Watch the actual video: here.
Friday morning was a blur. A scary blur. I didn’t wake up until 6:24 AM when my roommate screamed, “WIESE.” And I jumped out of bed, how could this happen, on a day that was so important to me? Never mind...we jumped in a taxi and I ran down to the women’s section with my bag. I couldn’t even get to the regular spot because there was a sea of light blue shirts of seminary girls from all over Israel. I quickly realized that they had been bussed in for the exact opposite reason I was there. I ran into my dear friend, and later saviour, Melissa. She was also lost. We didn’t know where “Women of the Wall” (WOW) was praying because there wasn’t space where they normally gather. (Smart thinking ultra-orthodox girls...if there isn’t space, maybe they can’t pray at the Kotel. Makes sense.) We went down together into the sea of blue, maybe they were there somewhere. They weren’t. But it was time to daven, so Melissa started pezukei dezimra (the “warm up” blessings, as I like to call them,) while I started to put on my tefillin. It was worse than the paparazzi that normally come to women of the wall. The girls thought they were seeing an alien or the devil...it was true what their rabbi told them, there are women who put on tefillin! They started taking pictures of my and then scuttled away, they didn’t want to be too close, maybe I could contaminate them. Many were already tisking at the action. But then, I pulled out my tallit (I know I should put on my tallit first and then tefillin, but there isn’t a lot of space and it’s difficult, so I reverse the order,) it was like poison. The girls backed away like if touching it would burn them, or something worse. They started making this hissing noise, I have never heard such a frightening/bizarre noise in my life. No one wanted to talk to me, it was too shocking to them. And I was there alone with my tallit and tefillin. I still didn’t know where the other women were. Melissa had finished pezukei dezimra and she looked at me, we knew we had to get out of there. It wasn’t safe. I was already flustered. Melissa, calm and cool, took my hand and started leading me up. We realized the other women were by the flag pole, behind the mechitza (the wall that divided the men’s and women’s section.) I knew what they thought of me, I started feeling showers of spit pouring down on me from every direction. They really couldn’t have thought that I was human. I’m sure their rav (rabbi) told them that someone like me was the devil and desecrating HaShem (God.) But what did they think of Melissa, or us together? Melissa is, for one, a hero and role model of mine, and two, she is religious, and she dresses the part. As in, she wears long skirts, covers her arms, and since she is married, covers her head. She is what these girls would view as religious, more like them than like me. She was holding my hand and helping, saving, protecting me from them. After one girl spit on me I asked her in Hebrew, “Really, you think this is respectful to God? What are you doing?” She was so shocked, one that I knew Hebrew, and secondly, that I talked to her. She seemed really embarrassed and freighted. She hid her face from me, she didn’t want to talk to me and she didn’t want me to address her. But I hope I made her think.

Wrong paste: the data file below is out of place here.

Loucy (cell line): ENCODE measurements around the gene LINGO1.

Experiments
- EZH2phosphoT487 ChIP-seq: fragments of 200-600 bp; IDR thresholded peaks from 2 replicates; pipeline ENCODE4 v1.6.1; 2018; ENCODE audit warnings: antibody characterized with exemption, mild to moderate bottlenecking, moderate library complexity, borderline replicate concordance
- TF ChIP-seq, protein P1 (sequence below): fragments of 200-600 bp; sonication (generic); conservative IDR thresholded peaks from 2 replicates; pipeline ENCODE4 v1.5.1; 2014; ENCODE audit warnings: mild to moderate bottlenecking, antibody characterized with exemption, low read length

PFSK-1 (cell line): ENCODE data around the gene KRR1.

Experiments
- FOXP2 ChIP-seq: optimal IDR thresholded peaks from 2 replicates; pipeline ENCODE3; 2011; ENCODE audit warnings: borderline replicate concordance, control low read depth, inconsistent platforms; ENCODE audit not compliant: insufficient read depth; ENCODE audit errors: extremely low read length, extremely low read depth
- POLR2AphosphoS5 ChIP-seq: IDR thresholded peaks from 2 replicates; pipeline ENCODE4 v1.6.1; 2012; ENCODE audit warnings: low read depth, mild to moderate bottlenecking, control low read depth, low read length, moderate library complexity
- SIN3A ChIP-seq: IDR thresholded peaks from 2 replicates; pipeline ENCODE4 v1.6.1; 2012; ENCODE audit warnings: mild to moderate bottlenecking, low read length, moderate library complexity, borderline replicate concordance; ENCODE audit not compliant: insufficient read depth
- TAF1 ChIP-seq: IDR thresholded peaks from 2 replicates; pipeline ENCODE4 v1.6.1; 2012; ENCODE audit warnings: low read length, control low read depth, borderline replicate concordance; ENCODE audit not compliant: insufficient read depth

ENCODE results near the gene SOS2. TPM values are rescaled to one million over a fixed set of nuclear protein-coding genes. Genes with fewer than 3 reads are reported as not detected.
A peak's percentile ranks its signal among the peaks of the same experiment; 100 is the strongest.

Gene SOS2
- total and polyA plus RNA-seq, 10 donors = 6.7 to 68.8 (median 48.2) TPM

Somehow, through the yelling and spitting, we made our way through the mass of girls. I realized that the Women of the Wall, had been barricaded in and there were police lining the barricade to protect them. There were men and women praying together (which was new) it was forced this way by the Haredim. This isn’t the mission statement of WOW. But I was so flustered by the previous events, it was hard to concentrate on praying. I didn’t want to go into the group of “regulars” from WOW that were praying together up at the front. I didn’t want to be in all the pictures and have cameras in my face. What was happening? We were surrounded by ultra-orthodox men and women throwing bottles, chairs, coffee grounds, throwing bags of excrement, blowing whistles to disrupt the prayers. And screaming. They would rush in mobs against the police is had to use all their might to hold them back.
Police restraining - who knows what they would have done if they got through.
All of it was too much to take in. I found my friends (male and female), and even though I don’t prefer it, it was nice to stand next to them, I felt much safer. We sang Hallel, and I was next to a very dear Israeli friend of mine who is very secular, isn’t religious at all, but he really supports WOW. He didn’t know the prayers, so we shared a siddur, and it was such a wonderful moment for me to be there with him and to pray and praise God (I don’t know if he actually believes in God) together. I glanced around and saw many smiling faces of my friends and people who I didn’t know, but recognized me, either from the street or the newspapers, or just smiled because we were all in this together. No one was going to let anything happen to someone else.